Can we make voluntary PRSI payments while working abroad?
Ask the Experts: I worry about my partner’s Irish pension in the future
My partner has worked in the United Arab Emirates for three years
My partner has worked abroad for six years - three years in London and three years in the UAE. During this time he has not made any PRSI contributions and I worry about his State pension in the future. Is it possible to pay into his pension while abroad, or when we return home?
Answer: Jerry Moriarty, CEO, Irish Association of Pension Funds
Your partner may be able to make voluntary PRSI contributions while working in a country outside the European Union if he had previously made contributions while in Ireland for at least 10 years (520 paid PRSI contributions).
Provisions are in place to ensure that people working within the European Union can use social insurance contributions paid in one country to qualify for benefits paid in another country, so if your partner was working in another EU country his payments would contribute to an Irish pension if he retired in Ireland.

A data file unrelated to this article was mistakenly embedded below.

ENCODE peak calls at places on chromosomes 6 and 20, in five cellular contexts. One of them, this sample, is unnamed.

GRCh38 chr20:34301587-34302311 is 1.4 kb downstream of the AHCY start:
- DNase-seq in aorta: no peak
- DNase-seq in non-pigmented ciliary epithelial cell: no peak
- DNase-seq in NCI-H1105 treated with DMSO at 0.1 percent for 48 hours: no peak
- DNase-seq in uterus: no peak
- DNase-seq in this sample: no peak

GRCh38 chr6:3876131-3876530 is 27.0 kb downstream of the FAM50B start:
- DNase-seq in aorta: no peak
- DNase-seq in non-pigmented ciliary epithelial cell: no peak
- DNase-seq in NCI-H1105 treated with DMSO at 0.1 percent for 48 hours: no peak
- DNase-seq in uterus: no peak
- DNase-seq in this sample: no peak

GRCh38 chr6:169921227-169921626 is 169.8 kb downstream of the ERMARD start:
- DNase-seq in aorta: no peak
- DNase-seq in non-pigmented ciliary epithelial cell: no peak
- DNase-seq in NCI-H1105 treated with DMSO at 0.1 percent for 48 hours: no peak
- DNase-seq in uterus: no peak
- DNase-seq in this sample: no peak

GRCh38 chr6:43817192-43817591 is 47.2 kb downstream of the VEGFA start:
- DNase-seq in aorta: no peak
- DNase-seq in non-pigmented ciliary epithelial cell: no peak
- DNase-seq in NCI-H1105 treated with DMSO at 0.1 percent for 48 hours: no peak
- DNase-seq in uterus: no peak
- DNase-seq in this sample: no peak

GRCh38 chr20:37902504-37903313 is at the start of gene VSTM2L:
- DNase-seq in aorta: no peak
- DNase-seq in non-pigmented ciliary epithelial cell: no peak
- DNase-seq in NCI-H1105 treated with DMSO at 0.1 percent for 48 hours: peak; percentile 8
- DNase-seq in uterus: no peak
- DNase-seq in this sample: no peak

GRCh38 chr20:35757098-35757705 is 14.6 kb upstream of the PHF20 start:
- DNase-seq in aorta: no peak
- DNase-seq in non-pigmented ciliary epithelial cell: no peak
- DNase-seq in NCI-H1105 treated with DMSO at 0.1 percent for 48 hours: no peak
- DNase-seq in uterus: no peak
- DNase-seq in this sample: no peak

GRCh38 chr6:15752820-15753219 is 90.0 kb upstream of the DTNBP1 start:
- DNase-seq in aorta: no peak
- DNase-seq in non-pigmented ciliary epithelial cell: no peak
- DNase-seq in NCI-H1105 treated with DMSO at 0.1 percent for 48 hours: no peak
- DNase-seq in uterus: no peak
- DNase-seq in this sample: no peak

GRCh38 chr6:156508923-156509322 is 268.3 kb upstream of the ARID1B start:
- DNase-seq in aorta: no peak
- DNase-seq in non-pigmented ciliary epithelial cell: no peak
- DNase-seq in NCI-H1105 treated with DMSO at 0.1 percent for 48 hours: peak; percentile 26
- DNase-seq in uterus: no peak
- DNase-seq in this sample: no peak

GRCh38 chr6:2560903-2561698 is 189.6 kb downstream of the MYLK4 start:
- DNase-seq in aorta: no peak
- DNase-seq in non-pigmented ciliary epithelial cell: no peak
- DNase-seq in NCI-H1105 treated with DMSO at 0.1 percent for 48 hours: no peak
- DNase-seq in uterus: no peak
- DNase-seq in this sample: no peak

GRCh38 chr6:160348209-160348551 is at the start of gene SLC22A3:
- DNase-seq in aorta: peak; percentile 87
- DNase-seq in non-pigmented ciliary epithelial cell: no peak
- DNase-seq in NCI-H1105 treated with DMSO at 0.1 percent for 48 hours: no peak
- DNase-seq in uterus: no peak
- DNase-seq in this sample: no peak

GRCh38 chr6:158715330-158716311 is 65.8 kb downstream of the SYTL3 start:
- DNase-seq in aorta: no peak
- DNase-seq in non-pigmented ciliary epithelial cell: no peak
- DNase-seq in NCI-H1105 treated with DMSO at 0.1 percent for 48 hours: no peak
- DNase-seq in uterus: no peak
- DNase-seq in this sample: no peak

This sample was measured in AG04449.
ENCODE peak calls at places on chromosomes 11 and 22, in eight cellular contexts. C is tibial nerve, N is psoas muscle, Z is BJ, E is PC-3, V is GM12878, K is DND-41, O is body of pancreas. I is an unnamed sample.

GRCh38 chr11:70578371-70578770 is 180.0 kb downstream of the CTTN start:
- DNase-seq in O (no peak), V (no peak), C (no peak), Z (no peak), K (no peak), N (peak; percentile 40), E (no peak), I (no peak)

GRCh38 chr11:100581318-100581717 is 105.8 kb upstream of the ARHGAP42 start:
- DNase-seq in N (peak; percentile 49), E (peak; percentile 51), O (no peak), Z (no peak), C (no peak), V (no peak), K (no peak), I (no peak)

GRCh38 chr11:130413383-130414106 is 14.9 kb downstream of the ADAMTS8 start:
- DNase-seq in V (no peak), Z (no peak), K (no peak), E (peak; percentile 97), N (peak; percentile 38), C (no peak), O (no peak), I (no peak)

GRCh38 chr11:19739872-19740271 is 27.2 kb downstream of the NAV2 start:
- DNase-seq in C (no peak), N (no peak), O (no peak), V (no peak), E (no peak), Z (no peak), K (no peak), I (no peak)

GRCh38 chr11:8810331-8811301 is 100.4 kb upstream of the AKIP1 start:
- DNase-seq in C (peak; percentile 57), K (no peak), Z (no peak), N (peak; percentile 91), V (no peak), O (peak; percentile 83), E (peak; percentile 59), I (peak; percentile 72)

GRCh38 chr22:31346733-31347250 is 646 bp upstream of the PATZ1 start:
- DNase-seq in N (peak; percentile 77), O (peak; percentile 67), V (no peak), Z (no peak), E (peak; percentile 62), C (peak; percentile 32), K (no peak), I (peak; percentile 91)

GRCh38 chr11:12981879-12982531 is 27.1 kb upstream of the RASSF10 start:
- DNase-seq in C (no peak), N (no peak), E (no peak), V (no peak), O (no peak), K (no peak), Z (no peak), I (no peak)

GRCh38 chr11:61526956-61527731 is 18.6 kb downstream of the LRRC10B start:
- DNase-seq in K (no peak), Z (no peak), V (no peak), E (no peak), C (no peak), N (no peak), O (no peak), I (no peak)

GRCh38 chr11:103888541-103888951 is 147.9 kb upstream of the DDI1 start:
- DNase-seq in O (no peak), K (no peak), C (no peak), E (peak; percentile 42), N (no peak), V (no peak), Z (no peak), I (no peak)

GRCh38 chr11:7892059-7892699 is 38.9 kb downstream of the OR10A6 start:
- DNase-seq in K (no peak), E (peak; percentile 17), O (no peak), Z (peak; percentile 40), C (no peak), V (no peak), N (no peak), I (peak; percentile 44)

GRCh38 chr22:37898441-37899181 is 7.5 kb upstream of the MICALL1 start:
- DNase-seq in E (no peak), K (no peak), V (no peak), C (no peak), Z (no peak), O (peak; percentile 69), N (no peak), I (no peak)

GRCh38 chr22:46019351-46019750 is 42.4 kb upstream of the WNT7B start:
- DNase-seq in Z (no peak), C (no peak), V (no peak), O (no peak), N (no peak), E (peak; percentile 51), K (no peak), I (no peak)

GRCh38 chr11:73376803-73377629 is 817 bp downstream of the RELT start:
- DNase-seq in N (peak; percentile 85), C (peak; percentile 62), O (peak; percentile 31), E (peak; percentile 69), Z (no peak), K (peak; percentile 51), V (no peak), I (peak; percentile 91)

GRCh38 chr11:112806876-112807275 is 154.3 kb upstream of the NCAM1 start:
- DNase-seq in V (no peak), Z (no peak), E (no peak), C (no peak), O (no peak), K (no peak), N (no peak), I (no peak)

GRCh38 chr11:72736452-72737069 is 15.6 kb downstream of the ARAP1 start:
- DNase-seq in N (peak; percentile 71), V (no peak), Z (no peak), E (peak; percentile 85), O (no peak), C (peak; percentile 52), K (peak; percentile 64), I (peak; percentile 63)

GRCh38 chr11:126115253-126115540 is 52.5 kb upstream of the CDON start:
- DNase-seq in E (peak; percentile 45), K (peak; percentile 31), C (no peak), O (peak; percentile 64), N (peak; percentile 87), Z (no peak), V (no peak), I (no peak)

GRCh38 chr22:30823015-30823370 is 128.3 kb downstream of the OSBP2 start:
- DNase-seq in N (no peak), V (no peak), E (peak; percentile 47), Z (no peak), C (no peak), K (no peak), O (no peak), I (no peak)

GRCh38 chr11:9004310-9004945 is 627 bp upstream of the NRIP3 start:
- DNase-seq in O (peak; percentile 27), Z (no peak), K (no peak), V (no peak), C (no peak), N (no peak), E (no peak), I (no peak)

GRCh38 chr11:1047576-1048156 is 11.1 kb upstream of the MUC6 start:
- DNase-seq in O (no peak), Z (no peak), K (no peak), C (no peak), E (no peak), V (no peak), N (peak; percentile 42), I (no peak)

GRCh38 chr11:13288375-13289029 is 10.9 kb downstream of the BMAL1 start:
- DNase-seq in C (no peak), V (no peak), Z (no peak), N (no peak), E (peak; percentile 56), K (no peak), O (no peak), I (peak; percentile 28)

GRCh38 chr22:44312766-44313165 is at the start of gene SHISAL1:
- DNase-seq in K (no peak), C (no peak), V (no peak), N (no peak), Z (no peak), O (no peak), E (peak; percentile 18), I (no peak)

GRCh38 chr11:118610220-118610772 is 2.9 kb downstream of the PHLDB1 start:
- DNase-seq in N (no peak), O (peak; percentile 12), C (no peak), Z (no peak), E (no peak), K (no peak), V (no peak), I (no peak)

Some agreements are also in place with countries outside the EU to recognise contributions paid in those countries. While that doesn’t apply to the United Arab Emirates at present, where your partner is working, it does apply to countries such as Canada, Korea, Australia and Japan.
Those working outside the EU, like your partner, may be able to make voluntary PRSI contributions in Ireland if they had previously made contributions while working in Ireland for at least 10 years (520 paid PRSI contributions).
He may also be able to make voluntary contributions if/when you do return home. There are certain time restrictions in place, and different rates apply depending on the last PRSI contribution paid or credited by you while you were still in Ireland. There is a lot of information on the Department of Social Protection’s website www.welfare.ie.
The Department of Social Protection is planning to change the whole system for qualifying for State pensions, which would be based on the total contributions paid over a working life rather than the averaging method at present, so keep an eye on that as well.